In a society built on rationalism, determinism, and materialism, people who are mentally ill are not seen as reliable witnesses to the facts of life, at least not usually by those who control the gateways to employment, and financial remuneration. But if we think about it for a moment, the statistics suggest one in five of us have or will suffer from a mental illness. Then, since 80% of mental illness goes undiagnosed, this suggests very nearly one in five of us doing valuable work right now is already mentally ill, yet managing to hold the place together somehow – so we can’t be that unreliable either, can we? What’s even more interesting is that by implication, statistically, probably one in five of those people who hold mental illness low regard, are themselves mentally ill.

As a student in England, Tolle, suffered terribly from feelings of anxiety and depression. One night he lay down so overcome, he told himself he could not live with himself any longer. Sadly, this is the fate of many – an illness held in secret, ending suddenly with a tragedy that leaves others shocked by its unexpectedness. But what happened to Tolle was not what usually happens. He experienced an inner separation and an insight that was to be the catalyst of his life’s work. I’m paraphrasing here but he asked himself something to the effect of: who is the self that cannot live with my self any longer? The self he could not live with, he concluded, was the bit he associated with the pain, the egoic self. And he reasoned that the essential part of “Tolle”, indeed of all of us, was something else, something above, and not part of the pain.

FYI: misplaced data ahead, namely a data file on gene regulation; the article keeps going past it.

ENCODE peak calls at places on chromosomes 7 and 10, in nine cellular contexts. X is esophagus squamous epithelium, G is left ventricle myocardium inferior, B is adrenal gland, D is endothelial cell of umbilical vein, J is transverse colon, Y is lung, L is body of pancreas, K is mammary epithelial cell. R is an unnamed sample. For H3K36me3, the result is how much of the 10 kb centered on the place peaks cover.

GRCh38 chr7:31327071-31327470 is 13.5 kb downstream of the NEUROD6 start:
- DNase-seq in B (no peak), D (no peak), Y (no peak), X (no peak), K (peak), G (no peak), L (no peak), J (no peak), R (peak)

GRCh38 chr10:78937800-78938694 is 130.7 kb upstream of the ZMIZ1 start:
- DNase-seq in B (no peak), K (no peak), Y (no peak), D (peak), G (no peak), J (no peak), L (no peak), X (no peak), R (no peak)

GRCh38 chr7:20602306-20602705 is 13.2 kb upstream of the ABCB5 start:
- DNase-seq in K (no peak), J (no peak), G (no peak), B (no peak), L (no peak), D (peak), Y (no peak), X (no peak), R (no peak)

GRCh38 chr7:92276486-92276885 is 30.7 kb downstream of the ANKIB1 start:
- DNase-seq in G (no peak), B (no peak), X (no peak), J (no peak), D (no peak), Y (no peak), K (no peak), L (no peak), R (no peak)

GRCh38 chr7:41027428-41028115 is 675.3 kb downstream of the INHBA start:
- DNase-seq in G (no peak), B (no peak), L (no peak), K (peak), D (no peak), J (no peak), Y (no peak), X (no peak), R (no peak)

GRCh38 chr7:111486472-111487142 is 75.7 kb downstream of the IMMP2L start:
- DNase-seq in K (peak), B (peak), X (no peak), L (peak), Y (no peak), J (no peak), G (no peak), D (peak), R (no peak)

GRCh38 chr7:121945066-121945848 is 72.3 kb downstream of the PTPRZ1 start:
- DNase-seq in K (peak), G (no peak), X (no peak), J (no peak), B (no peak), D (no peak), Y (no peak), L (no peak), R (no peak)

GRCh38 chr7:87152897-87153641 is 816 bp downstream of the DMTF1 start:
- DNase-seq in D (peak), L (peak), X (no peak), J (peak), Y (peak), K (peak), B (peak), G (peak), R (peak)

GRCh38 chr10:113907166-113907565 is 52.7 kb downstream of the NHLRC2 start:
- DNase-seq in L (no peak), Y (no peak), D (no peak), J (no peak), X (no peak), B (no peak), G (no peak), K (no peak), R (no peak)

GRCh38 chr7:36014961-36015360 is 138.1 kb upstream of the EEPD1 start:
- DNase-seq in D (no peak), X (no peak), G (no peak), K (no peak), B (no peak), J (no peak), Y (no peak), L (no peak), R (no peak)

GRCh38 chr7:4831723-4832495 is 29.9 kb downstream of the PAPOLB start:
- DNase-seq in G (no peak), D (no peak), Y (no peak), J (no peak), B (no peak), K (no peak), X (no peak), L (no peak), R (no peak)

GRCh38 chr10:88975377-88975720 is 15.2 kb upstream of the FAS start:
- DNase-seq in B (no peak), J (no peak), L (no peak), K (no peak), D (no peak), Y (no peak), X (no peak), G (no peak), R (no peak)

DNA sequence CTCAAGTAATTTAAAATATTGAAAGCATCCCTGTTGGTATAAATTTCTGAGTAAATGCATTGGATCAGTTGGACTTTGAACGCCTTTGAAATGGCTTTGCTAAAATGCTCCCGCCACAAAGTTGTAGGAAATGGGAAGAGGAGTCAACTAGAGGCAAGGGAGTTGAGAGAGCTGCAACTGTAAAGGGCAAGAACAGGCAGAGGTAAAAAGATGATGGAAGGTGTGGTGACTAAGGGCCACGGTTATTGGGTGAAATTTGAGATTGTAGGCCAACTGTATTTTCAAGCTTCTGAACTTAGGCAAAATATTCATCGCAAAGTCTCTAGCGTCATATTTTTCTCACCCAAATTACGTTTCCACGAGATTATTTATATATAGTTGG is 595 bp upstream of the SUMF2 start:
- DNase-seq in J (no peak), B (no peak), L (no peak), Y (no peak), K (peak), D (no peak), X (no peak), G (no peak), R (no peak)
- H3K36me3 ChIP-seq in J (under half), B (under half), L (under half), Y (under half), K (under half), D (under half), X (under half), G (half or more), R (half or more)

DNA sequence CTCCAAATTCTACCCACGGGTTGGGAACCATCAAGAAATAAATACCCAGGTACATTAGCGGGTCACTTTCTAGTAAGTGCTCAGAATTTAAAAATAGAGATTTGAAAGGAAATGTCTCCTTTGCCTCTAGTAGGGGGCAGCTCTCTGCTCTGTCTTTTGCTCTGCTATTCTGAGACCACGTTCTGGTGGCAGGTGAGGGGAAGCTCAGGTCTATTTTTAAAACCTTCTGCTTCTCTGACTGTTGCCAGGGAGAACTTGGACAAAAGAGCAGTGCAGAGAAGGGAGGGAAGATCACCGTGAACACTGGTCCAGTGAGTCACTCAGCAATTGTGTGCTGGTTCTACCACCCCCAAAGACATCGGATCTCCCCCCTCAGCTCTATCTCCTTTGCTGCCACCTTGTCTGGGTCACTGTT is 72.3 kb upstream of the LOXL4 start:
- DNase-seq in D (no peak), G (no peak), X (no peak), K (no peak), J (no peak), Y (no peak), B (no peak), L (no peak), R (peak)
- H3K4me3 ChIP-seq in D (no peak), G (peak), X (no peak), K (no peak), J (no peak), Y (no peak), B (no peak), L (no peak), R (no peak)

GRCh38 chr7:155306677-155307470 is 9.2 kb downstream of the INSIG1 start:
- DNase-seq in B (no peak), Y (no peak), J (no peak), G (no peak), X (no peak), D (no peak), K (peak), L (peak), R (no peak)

He went on from this potentially fatal moment to become a teacher, counsellor, and an engaging life coach to millions. His teachings are all over the place – on Youtube, in books, DVD’s, lecture tours. I find in them much that explains the highs and lows of the lives of human beings, but the story of Tolle is itself an inspiration, demonstrating that mental illness does not invalidate anyone from playing a constructive or even a leading role in society.

Yes, we’ll sometimes have a hard time from ignorants and materialists who think the brain is a computer made of meat, and that a part of our brains have gone rotten. But our brains are not rotten. You cannot diagnose mental illness from a brain scan. Our brains are like everyone else’s. There are no bits missing. What mental illness does, however, is it puts us on the edge of something, thrusts us into the depths of an unknown, even at times a frightening inner realm, but the stories we bring back from that place are important – not only for our own healing, but the healing of others like us. So tell the Internet your stories. Use your creative faculties.Get a blog, get a Flikr account, and get busy.

I spoke last time about the three vessels of being – the physical, the mental and the spiritual – and how attention to any one of them can help maintain the others and restore us to ourselves. Creative expression is very much concerned with the mental life, and is the most natural channel for the otherwise jagged and ferocious energies of mental illness. So many artists and larger than life celebrities are mentally ill, yet they are also possessed of the most remarkable abilities. So, write it, journal it, paint it, doodle it, tell it in poetry, sculpt it, and learn by it. Through creative expression we turn something negative into something positive and, as we give external shape to what has up ’till now been only an internal, mental thought form, we realise it is not who we really are at all, that pain. It dwells within us, yes, and it looks like that, but it is not who we are.

The search for who we are is the same as the search for our life’s meaning, whether we are suffering from a mental illness or not. But that you suffer can be interpreted as a sign you sense there is something vital missing from the world, that your inability to fit in with it is more a reluctance to dance with a partner who is not of your choosing. Again, one in five of us will at some point suffer from a mental illness. It is not our fault if society has difficulty in accommodating that fact, or in facing up to the question it begs regarding the nature of society, and the direction it is moving in. But neither can we blame society for its ignorance if we do not tell it how we feel.